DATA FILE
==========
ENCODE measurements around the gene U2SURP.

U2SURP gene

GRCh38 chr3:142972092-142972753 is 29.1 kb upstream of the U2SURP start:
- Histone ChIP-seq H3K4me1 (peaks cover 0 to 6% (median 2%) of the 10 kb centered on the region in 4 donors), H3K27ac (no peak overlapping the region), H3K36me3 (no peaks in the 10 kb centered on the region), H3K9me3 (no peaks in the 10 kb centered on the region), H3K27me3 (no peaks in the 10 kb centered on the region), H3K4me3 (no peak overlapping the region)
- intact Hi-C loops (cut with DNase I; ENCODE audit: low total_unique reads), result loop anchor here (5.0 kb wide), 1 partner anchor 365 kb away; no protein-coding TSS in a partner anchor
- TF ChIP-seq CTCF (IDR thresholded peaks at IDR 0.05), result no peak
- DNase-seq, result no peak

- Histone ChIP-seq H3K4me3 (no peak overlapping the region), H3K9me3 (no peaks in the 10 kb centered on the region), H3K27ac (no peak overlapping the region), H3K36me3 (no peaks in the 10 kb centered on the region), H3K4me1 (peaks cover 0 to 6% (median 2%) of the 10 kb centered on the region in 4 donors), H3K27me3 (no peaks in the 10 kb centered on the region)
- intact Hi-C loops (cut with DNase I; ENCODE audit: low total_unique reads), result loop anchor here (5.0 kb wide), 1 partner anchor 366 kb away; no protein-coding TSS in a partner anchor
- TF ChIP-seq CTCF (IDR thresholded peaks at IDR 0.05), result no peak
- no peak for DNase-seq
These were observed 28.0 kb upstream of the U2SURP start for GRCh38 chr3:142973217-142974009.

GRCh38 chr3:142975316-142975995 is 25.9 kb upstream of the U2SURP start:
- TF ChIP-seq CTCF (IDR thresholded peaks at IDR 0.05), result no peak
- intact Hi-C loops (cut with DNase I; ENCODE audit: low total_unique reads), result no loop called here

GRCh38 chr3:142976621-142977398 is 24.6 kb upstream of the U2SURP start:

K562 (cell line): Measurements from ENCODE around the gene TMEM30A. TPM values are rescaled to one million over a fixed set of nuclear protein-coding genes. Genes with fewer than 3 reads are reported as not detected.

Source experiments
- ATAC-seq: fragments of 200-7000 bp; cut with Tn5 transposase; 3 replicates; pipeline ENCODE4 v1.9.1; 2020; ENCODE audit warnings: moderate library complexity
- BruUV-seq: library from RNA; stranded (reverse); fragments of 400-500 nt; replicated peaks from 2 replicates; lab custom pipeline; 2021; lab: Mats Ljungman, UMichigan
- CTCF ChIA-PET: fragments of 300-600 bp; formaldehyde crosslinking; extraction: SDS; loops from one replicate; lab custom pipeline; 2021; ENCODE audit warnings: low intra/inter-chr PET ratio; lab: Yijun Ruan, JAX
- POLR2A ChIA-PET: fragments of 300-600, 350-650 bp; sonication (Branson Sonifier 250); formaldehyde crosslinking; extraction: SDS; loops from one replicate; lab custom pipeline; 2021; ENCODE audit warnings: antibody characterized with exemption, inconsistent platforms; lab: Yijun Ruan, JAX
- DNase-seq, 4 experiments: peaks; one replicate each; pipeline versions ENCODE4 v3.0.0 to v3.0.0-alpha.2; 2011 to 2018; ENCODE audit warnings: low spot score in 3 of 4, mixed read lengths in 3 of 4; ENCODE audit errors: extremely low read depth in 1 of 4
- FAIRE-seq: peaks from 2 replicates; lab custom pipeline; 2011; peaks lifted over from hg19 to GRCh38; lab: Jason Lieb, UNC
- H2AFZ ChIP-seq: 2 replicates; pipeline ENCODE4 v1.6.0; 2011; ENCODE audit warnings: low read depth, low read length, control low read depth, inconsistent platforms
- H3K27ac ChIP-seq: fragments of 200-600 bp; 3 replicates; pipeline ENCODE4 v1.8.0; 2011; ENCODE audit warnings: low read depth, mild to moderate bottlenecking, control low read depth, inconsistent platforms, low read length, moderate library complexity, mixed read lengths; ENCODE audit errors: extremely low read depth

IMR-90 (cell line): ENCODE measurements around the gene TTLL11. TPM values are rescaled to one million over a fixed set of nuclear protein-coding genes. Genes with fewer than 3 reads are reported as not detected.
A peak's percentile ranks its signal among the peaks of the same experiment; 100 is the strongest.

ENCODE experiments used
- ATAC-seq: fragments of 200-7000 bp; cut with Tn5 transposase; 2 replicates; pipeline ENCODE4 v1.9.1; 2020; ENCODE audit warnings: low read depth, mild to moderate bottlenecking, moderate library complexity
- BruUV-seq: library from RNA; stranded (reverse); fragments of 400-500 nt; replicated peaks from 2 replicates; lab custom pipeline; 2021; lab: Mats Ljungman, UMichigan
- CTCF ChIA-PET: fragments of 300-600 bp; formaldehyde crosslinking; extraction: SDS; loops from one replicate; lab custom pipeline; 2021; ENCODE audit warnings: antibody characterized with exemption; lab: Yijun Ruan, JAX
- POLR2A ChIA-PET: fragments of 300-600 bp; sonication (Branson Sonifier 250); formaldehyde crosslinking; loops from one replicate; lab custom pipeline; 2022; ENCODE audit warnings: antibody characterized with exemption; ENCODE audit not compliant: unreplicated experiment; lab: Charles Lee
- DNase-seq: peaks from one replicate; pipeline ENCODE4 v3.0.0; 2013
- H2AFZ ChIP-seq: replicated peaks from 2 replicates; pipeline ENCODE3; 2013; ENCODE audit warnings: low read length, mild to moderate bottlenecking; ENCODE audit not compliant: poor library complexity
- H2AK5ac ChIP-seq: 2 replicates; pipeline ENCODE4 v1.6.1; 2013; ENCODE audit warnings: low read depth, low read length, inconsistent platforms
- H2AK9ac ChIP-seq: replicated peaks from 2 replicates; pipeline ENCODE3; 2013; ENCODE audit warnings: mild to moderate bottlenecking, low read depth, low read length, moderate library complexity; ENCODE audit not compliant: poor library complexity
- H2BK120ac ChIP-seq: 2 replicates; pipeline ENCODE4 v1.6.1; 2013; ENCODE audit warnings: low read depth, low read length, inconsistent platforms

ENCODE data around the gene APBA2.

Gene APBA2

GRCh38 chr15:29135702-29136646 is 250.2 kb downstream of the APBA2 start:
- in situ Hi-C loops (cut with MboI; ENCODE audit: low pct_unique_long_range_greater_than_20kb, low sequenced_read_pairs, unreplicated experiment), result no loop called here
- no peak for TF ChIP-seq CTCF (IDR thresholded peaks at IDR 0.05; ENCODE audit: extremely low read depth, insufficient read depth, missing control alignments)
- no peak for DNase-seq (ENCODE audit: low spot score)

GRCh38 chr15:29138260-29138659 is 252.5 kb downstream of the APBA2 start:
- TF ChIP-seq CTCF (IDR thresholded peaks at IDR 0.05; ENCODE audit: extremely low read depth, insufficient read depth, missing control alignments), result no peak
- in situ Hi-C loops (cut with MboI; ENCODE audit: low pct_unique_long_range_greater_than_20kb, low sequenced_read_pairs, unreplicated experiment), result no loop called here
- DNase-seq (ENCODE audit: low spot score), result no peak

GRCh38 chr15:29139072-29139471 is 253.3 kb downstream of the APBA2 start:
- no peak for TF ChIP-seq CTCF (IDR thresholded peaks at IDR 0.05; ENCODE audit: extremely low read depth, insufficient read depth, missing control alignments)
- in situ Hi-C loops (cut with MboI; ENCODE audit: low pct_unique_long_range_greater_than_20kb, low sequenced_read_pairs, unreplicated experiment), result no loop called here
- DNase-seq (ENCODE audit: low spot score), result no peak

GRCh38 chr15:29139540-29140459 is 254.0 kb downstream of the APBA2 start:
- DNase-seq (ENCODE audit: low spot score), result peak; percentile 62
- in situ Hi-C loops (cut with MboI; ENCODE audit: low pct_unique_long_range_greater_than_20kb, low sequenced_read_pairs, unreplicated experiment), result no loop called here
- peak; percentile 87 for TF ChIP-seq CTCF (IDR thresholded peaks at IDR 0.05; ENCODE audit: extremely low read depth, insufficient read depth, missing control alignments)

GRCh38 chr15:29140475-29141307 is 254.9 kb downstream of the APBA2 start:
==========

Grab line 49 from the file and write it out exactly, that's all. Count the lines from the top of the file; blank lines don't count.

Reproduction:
GRCh38 chr15:29139072-29139471 is 253.3 kb downstream of the APBA2 start: